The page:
Updated equipment Standards had prompted the proposed new system, as much of the newer technology was outside the scope of the existing S008 and S009 regulations.

“It’s a cabling Standard, not a systems one, but systems manufacturers would have to deal with some concerns when cabling has specific requirements – that is, if it is not generic cabling.

“We would say to separate their cables from others. Keep telecommunications cables away from power cables, and hazardous cables [based on ES3] away from all other cables.”

The committee has also suggested:

  • new voltage and amperage limits on electrical circuits that can be carried over generic customer cabling;
  • new requirements for communications cables that also carry electrical power; and
  • new requirements to help cablers select products that are fit for purpose for a particular installation.

“There is now more power delivery and remote powering,” Murray says.

“We are changing what we can do with communications cable, including lighting control and, of course, IoT.”

He says the working committee dealt with optical fibre systems, drawing up additional rules to guard against laser hazards.

The committee also proposed:

  • the incorporation of elements of the National Construction Code relating to cable flammability and ‘fire stopping’; and
  • new rules for pit and access hole products, with the aim of improving public safety through a reduction in trip hazards.

Murray emphasises that the draft Standards are a modification of an existing Standard. Most systems in the home – security, fire alarms, etc – are already covered.

“The only way a system would not be covered would be if it’s not intended to connect to the outside world. But with home automation systems, part of their charm is that they can communicate through other devices.

“In my opinion, anything that has fixed cabling carries the same safety risk and hazard, and would be covered by S008 and S009.”

Industry professionals have a duty of care to provide safe environments.

“If a Standard is mandatory and it’s not met, and something happens, in my opinion they’ve failed in their duty of care. Their position is not defendable in court or in front of a coroner.

“Also, the ‘fit for purpose’ clause has been tightened – the need for technology to work is crucial and you have to make sure the infrastructure is able to sustain it.”

The public consultation process for revising AS/CS S008 and AS/CS S009 closed last month.

Pending review of the feedback, it is hoped that the new Standards will be in place before the end of the year.

“The new proposals constitute a substantial change. But this regulation is already in play, so the old version remains in place while this is going on. There will be a transition period of six months when both Standards apply.”

Two further safety and performance standards, the 11801.4 and 11801.6, have also been updated.

Murray points to Queensland, where moves are being made to require technicians to switch off power in roof spaces before carrying out any works.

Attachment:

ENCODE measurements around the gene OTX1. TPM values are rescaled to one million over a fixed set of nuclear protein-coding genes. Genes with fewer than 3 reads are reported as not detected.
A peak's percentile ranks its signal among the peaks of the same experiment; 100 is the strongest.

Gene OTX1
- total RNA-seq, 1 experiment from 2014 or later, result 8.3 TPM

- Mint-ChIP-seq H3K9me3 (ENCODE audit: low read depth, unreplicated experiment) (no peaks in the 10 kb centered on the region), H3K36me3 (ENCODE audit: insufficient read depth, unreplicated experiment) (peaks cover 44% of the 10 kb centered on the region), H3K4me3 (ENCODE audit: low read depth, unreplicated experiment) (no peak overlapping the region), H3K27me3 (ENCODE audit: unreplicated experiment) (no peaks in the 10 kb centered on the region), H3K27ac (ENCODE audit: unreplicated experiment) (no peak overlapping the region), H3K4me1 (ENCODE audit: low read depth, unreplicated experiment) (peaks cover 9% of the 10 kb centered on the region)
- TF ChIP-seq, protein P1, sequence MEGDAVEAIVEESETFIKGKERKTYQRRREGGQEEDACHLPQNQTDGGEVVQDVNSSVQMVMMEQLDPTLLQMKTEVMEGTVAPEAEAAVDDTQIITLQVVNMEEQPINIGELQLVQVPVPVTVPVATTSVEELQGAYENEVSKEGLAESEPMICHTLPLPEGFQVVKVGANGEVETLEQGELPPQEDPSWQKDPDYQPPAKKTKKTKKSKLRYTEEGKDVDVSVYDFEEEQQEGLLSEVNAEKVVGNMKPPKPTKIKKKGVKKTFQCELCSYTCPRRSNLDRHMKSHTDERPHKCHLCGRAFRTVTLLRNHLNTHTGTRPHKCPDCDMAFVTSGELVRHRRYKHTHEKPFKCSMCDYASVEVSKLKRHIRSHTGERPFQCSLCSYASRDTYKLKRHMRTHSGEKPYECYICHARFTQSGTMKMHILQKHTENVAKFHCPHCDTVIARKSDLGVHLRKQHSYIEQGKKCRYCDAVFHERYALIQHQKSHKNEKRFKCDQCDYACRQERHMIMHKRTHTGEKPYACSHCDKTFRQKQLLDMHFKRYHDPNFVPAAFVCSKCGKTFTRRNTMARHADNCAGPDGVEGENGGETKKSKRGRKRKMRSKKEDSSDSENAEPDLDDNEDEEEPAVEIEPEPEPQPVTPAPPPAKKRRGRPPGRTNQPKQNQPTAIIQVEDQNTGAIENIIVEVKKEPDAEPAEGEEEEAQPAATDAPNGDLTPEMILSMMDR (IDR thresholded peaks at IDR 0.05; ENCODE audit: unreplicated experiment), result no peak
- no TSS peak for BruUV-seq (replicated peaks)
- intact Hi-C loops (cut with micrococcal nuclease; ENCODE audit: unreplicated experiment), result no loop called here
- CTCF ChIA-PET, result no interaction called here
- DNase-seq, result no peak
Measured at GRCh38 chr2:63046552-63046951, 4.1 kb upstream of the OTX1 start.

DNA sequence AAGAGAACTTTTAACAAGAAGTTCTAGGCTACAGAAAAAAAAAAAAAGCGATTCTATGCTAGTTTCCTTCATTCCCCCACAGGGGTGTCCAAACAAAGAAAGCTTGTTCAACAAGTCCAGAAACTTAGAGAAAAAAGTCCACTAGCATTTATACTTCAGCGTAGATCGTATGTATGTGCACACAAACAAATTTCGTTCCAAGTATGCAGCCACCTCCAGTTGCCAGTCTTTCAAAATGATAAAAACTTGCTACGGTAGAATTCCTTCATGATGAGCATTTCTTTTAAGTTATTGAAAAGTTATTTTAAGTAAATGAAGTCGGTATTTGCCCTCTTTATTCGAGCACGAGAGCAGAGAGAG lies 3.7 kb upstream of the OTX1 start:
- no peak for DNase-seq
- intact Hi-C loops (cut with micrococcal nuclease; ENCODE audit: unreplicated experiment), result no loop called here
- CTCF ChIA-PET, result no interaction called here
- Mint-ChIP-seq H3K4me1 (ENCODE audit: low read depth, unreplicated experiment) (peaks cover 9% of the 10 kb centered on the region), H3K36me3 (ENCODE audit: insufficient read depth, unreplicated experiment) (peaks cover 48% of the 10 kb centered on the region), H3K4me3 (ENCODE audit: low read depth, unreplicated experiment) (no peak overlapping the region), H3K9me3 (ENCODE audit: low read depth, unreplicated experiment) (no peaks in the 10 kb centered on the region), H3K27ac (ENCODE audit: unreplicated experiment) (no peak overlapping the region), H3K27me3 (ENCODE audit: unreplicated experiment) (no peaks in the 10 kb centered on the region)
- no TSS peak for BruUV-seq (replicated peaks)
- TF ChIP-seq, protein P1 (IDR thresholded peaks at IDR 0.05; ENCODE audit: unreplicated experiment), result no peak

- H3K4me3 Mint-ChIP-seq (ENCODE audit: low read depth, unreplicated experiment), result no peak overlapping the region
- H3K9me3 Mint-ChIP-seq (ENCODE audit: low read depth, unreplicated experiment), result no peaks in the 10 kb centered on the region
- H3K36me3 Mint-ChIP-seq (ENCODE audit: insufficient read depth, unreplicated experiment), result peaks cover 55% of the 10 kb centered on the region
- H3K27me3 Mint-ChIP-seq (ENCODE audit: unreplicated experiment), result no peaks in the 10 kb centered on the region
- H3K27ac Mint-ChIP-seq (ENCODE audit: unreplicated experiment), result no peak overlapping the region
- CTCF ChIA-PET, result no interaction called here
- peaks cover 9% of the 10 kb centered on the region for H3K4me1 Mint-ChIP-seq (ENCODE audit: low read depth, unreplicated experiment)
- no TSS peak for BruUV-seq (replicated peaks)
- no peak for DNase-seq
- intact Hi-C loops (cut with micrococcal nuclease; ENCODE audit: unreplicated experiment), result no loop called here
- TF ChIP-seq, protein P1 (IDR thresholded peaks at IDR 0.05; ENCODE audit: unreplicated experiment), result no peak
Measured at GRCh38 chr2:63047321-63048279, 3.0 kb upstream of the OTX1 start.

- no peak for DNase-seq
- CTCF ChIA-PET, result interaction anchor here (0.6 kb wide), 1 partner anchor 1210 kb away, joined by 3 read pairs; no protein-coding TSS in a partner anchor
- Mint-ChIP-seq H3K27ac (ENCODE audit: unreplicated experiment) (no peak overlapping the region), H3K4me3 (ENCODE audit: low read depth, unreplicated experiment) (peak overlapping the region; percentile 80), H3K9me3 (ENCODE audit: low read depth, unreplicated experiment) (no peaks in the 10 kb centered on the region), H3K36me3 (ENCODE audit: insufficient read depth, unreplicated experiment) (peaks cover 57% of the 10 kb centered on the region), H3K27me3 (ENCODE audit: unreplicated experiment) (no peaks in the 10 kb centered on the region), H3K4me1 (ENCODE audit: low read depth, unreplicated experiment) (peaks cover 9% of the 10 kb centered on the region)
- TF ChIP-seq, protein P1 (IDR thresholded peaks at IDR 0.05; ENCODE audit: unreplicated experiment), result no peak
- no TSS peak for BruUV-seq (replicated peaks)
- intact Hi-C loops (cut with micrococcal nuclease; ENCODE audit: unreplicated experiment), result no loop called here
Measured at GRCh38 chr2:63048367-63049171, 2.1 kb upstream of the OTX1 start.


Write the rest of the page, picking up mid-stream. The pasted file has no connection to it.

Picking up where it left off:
Standards Australia is also examining its regulations to deal with the growth of IoT. This concerns performance and safety, particularly in relation to power over communications cabling and vice versa.


Enforcement and incubation

Once accepted, the new Standards will be enforced by the Australian Communications and Media Authority (ACMA), whose current regulations are based on the AS/CA S009 and S008.

ACMA’s stance is that:

  • work must be undertaken by a suitably registered cabler;
  • work must be undertaken in accordance with requirements in S009;
  • all telecommunications cables and associated products must be compliant with S008; and
  • the registered cabler carrying out the work must complete a TCA 1 form on completion of the work.
  • ACMA deems home automation cables permitting home owners to access, monitor and control equipment in the home over the internet to be telecommunications customer cables and states that they must be installed, maintained and repaired by registered cablers, or someone supervised by a registered professional.

The penalty for carrying out such work without suitable qualification or supervision is a court-imposed fine of up to $25,200.

Registered cablers must also hold any additional endorsements or competencies for any specialised cabling work they undertake or supervise.

This includes installation, maintenance or repair work to aerial, underground, structured (data), fibre optic, or co-axial telecommunications customer cabling.

With the constant changes in the industry, Standards Australia has recognised the need to diversify and increase the number of voices in the room.

In November 2017, it launched the Incubator initiative – essentially a think-tank for industry experts to discuss various issues and ideas in relation to Standards and regulations.

The Incubator is also a space for testing new ideas by building prototypes and seeking user feedback, and making recommendations on the viability of ideas and concepts.

The way of working is simple – it starts with an idea that is work-shopped then discussed in person and through social media engagement.

From there, working groups ‘interrogate’ the idea before a formal proposal is made to create an active project.

If the proposal is successful, testing of the idea occurs through prototypes, user feedback and recommendations.

Standards Australia is open to collaboration with industry professionals and is keen to hear from anyone who has ideas for effective solutions.

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Reference: Connected Home